Say we have a team with a product manager, a designer, and four developers. The product manager reports to a product director. The designer reports to a design director (who reports to the product director's boss, the CPO). And the developers report to an engineering manager, who reports into a CTO (eventually).
Who is accountable for the success and health of this team?
(Right) The product director, design director, and engineering manager are accountable for the team's health and success. They know and trust each other. In a pinch, they can step in and do the work.
(Left) But in other orgs, those managers are distant, too busy to collaborate, and adversarial. They lack meaningful structures and rituals for continuous improvement. The teams pour their heart out in retrospectives. The managers have the occasional 1:1. When things go wrong, it is always the other department's fault. By the time conflicts are "escalated", the CTO and CPO -- who may not get along as it is -- are too far removed from the problem to help.
Savvy managers in this situation don't let it get that far. Given all this potential for conflict, the managers proxy trust with individual, manager-assigned backlogs, handoffs, and rigid roles and responsibilities; in a sense, turning the team into three functional teams, instead of one cohesive team. And while that model is easier to "manage", and accountability easier to define, outcomes will suffer.
The key point here is that having "cross-functional teams" is all well and good. But these teams are a mirror of the managers they report into (which mirrors the incentives in place). If the managers cannot collaborate, the team will have trouble collaborating. If department incentives clash, this will impact the team. If "engineering has a chip on its shoulder for going slow" and "product thinks they run the show" ... then that will permeate the org.
This all probably seems like common sense. But I'm amazed by how many organizations have cross-functional teams in structure only. Especially companies trying to “transform” by only changing how front-line teams operate. Outside “the teams”, no one is really working together.
A hallmark of many of the successful orgs I speak with is a fractal structure whereby senior leaders and middle management mirror the composition and expectations/skills/incentives of the front-line teams. So instead of "caring for their own", the various functional managers care for the collective problem-solving team unit. The goal is to make the teams (sustainably) successful.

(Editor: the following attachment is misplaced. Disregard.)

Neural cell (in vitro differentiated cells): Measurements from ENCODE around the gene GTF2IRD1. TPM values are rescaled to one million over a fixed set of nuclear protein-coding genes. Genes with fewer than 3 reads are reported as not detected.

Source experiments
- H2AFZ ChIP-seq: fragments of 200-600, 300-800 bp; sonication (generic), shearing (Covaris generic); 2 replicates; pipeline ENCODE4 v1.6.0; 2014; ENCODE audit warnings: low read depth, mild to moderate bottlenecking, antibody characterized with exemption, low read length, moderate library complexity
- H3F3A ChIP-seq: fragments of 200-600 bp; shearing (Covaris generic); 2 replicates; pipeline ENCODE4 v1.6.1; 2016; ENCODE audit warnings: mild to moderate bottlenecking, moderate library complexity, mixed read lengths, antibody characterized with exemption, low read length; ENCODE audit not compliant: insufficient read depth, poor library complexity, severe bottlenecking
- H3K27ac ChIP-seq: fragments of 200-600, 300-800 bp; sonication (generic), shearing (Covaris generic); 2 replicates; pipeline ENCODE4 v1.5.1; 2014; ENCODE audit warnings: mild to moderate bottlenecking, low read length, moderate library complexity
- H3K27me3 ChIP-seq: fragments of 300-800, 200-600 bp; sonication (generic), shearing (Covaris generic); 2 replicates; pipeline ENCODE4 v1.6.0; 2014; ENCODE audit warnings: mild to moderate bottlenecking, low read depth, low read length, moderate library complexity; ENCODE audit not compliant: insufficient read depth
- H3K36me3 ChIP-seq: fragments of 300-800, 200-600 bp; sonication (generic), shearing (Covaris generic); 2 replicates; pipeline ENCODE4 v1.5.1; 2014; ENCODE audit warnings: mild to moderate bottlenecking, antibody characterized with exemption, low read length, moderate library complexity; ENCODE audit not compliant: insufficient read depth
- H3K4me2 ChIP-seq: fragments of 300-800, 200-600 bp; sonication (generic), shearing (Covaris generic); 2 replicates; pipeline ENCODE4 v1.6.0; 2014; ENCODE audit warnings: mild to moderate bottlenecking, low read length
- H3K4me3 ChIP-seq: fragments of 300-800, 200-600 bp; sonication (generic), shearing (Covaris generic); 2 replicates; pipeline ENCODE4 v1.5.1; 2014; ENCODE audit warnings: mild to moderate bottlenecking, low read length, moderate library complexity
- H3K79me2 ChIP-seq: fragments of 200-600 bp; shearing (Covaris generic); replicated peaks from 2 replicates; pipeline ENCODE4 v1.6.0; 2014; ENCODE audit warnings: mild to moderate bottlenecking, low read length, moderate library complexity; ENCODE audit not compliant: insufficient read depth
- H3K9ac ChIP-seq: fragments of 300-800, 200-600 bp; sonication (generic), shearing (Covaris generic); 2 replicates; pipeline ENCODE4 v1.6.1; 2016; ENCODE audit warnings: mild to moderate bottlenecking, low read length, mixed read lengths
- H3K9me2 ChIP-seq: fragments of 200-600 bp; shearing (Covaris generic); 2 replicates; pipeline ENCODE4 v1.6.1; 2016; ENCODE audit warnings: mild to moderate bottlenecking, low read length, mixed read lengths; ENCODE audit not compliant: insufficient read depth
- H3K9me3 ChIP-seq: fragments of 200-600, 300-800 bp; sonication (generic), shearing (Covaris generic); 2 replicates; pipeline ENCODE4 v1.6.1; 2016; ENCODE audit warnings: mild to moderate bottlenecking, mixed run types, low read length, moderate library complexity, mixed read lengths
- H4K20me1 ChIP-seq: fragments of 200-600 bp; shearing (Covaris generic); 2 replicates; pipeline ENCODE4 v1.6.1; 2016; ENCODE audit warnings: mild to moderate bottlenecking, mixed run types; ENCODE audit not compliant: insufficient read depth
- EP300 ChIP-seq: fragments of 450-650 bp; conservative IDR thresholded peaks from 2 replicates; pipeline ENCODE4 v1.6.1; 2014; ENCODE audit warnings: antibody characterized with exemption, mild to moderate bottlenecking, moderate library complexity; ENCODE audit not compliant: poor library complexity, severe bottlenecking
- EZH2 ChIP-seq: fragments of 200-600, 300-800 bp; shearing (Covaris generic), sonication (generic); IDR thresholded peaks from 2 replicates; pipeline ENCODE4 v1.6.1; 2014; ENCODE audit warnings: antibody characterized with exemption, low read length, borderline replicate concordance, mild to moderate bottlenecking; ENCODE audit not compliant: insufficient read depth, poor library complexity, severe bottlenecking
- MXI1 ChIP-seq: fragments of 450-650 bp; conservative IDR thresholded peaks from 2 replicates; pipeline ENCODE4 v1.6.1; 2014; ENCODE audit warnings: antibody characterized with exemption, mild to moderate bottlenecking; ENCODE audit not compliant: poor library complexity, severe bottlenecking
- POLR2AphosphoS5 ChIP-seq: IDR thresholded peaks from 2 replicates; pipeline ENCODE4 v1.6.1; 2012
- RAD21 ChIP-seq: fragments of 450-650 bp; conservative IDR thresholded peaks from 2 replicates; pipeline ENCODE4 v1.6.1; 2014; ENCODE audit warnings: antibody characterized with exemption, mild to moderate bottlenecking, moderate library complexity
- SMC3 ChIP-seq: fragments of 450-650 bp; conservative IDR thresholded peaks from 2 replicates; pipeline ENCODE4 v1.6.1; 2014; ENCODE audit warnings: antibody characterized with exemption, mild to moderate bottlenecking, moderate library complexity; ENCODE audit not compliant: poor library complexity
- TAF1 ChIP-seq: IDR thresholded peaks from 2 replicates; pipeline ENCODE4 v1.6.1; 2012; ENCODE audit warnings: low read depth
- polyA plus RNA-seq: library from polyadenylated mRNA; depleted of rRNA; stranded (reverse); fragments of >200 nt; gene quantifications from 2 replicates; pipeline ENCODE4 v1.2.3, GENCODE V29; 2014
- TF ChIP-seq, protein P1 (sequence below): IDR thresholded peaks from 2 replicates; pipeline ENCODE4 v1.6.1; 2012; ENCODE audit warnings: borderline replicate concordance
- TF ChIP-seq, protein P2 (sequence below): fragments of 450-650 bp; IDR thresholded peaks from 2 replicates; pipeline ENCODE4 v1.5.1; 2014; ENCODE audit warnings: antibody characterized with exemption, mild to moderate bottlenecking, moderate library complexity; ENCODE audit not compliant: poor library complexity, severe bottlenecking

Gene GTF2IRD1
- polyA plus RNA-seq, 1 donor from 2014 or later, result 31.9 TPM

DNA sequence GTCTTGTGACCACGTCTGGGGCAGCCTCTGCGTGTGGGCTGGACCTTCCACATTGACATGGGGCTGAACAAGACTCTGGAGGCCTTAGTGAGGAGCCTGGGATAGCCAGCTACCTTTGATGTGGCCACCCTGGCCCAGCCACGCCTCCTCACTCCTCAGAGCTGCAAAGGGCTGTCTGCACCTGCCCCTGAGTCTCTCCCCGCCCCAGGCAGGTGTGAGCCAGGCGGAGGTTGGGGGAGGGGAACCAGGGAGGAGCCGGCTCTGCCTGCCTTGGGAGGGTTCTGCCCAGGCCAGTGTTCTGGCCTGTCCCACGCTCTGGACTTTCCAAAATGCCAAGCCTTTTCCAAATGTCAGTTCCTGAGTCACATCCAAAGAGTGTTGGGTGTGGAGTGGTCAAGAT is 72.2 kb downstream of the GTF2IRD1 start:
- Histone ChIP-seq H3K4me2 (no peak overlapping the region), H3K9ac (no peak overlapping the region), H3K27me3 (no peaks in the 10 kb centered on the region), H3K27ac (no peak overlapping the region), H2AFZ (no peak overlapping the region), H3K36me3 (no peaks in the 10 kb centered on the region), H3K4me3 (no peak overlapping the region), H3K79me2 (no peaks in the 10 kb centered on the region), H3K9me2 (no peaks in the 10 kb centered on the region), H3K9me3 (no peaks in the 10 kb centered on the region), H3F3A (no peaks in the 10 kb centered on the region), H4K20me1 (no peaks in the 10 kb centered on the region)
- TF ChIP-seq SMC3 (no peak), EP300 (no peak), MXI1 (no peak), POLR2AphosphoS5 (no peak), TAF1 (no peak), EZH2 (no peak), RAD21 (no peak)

And not just with words and encouragement. With aligned incentives as well. Because if not, you may get a team that goes through the motions, but it is really three teams.
Paul Tevis (a great coach/facilitator available for hire) responded to a recent thread about this with:
If teams are expected to be cross-functional, their managers need to be be, too. (I have theories about why this doesn't happen.) In most of the situations I've observed, it's a failure of what Daryl Connor calls "sustaining sponsorship."
Top-level managers fail to establish clear expectations for and get commitment from their reports to cross-functional collaboration. Those next-level managers in turn don't carry that expectation-and-commitment down to their reports. This is true of many things, of course, and not just cross-functional collaboration.
For me it underscores the importance of (say) the VP of Product and the VP of Engineering jointly addressing all of their reports to establish the expectation of collaboration and ensuring that those people establish the same expectation with their reports.
David Dame, Global Head & Vice President, Enterprise Agile at Scotiabank, makes this interesting observation:
This has been my observation also. The C-suite is cross-functional with complete oversight. The team is cross-functional with limited sight outside the teams. The middle management continues to be functional. Can we make the mid cross-functional?